Barn Swallow

The Art and Craft of Bird Photography (Hunt’s Photo)

The Art and Craft of Bird Photography
Location: Hunts Photo, Melrose, MA
Date: Saturday September 30, 2017
Time: 9:00 AM – 5:00 PM

Shawn Carey and Michael Milicia will lead this one-day seminar crammed with tips and techniques that will help bring your avian imagery to the next level.

Topics will include fieldcraft, composition, exposure, autofocus, histograms, minimizing noise, camera setup, flight photography, and a brief primer on getting started with video. There will also be a discussion about bird photography hot spots in New England and beyond, as well as some tips for traveling with your gear.

The program will close with a general Q&A session. The content and presentation will be suitable for beginners as well as more experienced bird photographers.

Please note: This event is lecture-based and will go very deep into discussion about how and where to best photograph. However, there will be no photographing. To conserve on space, please keep any gear that you are bringing to a minimum. We would recommend only a camera, a notepad and pen. There is no need to bring a tripod or any extensive lenses.

Hudsonian Godwit
Short-billed Dowitcher, Ruddy Turnstone, Hudsonian Godwit & Sanderling

 

Marsh Wren, Great Meadows National Wildlife Refuge
Concord, Massachusetts

 

Great Meadows National Wildlife Refuge

Great Meadows National Wildlife Refuge located in Concord, Massachusetts was founded in 1944 and is managed by the United States Fish and Wildlife Service. For bird watches and wildlife photographers alike it has been a real “hot spot” for many years. I for one have been visiting it for over 25 years now and have seen and photographed many species of birds and other wildlife. Of all the birds I’ve photographed none compares to a small brown bird with mountains of personality. I am talking about the Marsh Wren, one of the more lovable birds that can be found during the spring and early summer scaling cat tails and chattering to the world “This in my territory!” In fact Great Meadows may be the best location in all of New England to see and photograph these wrens as well as Red-winged Blackbirds who also find cat tails an irresistible perch to sing from.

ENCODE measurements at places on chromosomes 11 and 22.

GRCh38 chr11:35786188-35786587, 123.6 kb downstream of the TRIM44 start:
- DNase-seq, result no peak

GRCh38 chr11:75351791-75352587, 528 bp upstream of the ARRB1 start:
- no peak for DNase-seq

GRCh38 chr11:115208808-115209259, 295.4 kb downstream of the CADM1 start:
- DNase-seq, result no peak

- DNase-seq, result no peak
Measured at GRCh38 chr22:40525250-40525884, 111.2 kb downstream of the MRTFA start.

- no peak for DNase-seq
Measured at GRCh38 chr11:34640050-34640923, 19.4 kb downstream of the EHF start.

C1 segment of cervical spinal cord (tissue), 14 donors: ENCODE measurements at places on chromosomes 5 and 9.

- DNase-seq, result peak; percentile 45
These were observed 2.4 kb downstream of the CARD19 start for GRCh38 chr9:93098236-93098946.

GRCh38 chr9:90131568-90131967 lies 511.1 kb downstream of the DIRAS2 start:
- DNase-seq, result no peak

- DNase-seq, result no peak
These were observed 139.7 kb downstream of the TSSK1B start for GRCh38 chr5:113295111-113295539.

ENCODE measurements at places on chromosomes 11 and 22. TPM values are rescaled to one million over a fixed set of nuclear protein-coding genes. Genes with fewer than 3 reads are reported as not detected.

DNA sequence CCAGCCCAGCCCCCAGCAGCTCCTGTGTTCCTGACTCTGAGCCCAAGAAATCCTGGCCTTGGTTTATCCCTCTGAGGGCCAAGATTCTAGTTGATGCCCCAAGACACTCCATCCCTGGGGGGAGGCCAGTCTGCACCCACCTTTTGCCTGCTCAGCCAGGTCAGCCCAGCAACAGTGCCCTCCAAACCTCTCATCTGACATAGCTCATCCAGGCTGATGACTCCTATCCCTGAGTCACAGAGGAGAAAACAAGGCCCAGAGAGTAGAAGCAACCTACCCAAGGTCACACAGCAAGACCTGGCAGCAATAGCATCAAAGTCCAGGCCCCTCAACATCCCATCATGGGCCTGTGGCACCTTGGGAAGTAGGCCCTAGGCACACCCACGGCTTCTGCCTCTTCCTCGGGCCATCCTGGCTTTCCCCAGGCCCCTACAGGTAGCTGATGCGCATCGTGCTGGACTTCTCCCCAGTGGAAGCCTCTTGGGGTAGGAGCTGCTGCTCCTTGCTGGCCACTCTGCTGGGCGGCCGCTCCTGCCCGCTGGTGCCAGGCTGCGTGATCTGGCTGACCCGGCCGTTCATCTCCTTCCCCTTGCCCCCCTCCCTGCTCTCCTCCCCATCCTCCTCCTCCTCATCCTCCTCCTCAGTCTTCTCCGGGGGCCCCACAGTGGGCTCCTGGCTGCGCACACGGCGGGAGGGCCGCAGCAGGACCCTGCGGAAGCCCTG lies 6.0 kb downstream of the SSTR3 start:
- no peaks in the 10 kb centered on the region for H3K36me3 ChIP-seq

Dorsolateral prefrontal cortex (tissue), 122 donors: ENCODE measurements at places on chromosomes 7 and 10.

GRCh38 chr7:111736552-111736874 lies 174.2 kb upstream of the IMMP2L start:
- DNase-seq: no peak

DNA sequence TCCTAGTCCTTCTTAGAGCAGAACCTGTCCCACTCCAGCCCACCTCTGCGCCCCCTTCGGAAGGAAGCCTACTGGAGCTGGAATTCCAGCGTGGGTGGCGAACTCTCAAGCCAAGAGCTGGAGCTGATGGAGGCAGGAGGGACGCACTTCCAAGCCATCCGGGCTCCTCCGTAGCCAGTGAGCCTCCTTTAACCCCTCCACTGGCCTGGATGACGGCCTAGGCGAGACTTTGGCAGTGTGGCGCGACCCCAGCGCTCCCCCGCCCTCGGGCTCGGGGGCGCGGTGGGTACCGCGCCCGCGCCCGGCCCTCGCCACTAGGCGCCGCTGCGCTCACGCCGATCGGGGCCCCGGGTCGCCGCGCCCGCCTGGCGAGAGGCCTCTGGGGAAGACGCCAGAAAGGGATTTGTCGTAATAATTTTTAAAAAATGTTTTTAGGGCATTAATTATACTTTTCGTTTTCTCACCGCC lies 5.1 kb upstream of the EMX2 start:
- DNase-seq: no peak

Each year as spring arrives I plan my many trips to Great Meadows in search of the perfect photo and video of both Marsh Wrens and Red-winged Blackbirds. The chorus of bird sounds as you arrive in the parking lot is filled with Red-wings and Marsh Wrens as it echoes across the mash. A sound so inviting you cannot wait to encounter these birds and capture that first photo or video. The trick is to find just one male that is so focused on sitting atop a cat tail that he will allow you to record his every movement and sound. So I return each year just as the birds do and spend time with my fellow bird watchers and photographers and enjoy another season in search of photos like the ones you see here today.

Marsh Wren

 

This is a special place with some very beautiful birds and many other interesting species of wildlife. If you have not visited before I recommend you do so and when you see your first Marsh Wren teed up and singing say hello for me.

Remember please help to protect wildlife and wild places, thank you.

Shawn P. Carey
Migration Productions

Red-winged Blackbird